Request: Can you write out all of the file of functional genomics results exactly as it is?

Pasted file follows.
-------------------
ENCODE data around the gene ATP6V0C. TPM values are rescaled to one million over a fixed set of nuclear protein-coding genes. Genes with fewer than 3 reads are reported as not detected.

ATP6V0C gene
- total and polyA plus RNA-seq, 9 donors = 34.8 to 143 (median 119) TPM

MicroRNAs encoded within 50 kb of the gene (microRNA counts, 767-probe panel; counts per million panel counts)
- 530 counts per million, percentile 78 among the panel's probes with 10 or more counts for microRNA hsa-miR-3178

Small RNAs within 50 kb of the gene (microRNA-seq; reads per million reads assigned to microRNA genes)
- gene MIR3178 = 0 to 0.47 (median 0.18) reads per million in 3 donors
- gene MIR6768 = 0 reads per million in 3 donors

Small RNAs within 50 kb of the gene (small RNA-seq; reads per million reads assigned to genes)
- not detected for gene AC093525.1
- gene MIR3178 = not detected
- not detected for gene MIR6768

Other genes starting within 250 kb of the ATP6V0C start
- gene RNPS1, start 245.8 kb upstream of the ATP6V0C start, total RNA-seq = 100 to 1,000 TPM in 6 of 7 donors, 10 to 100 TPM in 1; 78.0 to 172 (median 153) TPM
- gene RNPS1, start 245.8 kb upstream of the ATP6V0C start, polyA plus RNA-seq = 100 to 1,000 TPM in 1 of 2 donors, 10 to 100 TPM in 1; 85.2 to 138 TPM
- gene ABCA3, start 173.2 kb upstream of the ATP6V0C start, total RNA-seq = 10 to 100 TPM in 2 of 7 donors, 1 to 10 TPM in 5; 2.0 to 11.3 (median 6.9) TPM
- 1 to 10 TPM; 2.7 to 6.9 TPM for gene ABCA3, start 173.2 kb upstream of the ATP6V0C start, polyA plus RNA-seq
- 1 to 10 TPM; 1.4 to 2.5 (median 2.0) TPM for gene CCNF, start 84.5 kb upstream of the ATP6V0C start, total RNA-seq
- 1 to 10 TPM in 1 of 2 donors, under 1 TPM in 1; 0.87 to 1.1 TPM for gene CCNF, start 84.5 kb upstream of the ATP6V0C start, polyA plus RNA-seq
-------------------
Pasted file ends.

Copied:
ENCODE data around the gene ATP6V0C. TPM values are rescaled to one million over a fixed set of nuclear protein-coding genes. Genes with fewer than 3 reads are reported as not detected.

ATP6V0C gene
- total and polyA plus RNA-seq, 9 donors = 34.8 to 143 (median 119) TPM

MicroRNAs encoded within 50 kb of the gene (microRNA counts, 767-probe panel; counts per million panel counts)
- 530 counts per million, percentile 78 among the panel's probes with 10 or more counts for microRNA hsa-miR-3178

Small RNAs within 50 kb of the gene (microRNA-seq; reads per million reads assigned to microRNA genes)
- gene MIR3178 = 0 to 0.47 (median 0.18) reads per million in 3 donors
- gene MIR6768 = 0 reads per million in 3 donors

Small RNAs within 50 kb of the gene (small RNA-seq; reads per million reads assigned to genes)
- not detected for gene AC093525.1
- gene MIR3178 = not detected
- not detected for gene MIR6768

Other genes starting within 250 kb of the ATP6V0C start
- gene RNPS1, start 245.8 kb upstream of the ATP6V0C start, total RNA-seq = 100 to 1,000 TPM in 6 of 7 donors, 10 to 100 TPM in 1; 78.0 to 172 (median 153) TPM
- gene RNPS1, start 245.8 kb upstream of the ATP6V0C start, polyA plus RNA-seq = 100 to 1,000 TPM in 1 of 2 donors, 10 to 100 TPM in 1; 85.2 to 138 TPM
- gene ABCA3, start 173.2 kb upstream of the ATP6V0C start, total RNA-seq = 10 to 100 TPM in 2 of 7 donors, 1 to 10 TPM in 5; 2.0 to 11.3 (median 6.9) TPM
- 1 to 10 TPM; 2.7 to 6.9 TPM for gene ABCA3, start 173.2 kb upstream of the ATP6V0C start, polyA plus RNA-seq
- 1 to 10 TPM; 1.4 to 2.5 (median 2.0) TPM for gene CCNF, start 84.5 kb upstream of the ATP6V0C start, total RNA-seq
- 1 to 10 TPM in 1 of 2 donors, under 1 TPM in 1; 0.87 to 1.1 TPM for gene CCNF, start 84.5 kb upstream of the ATP6V0C start, polyA plus RNA-seq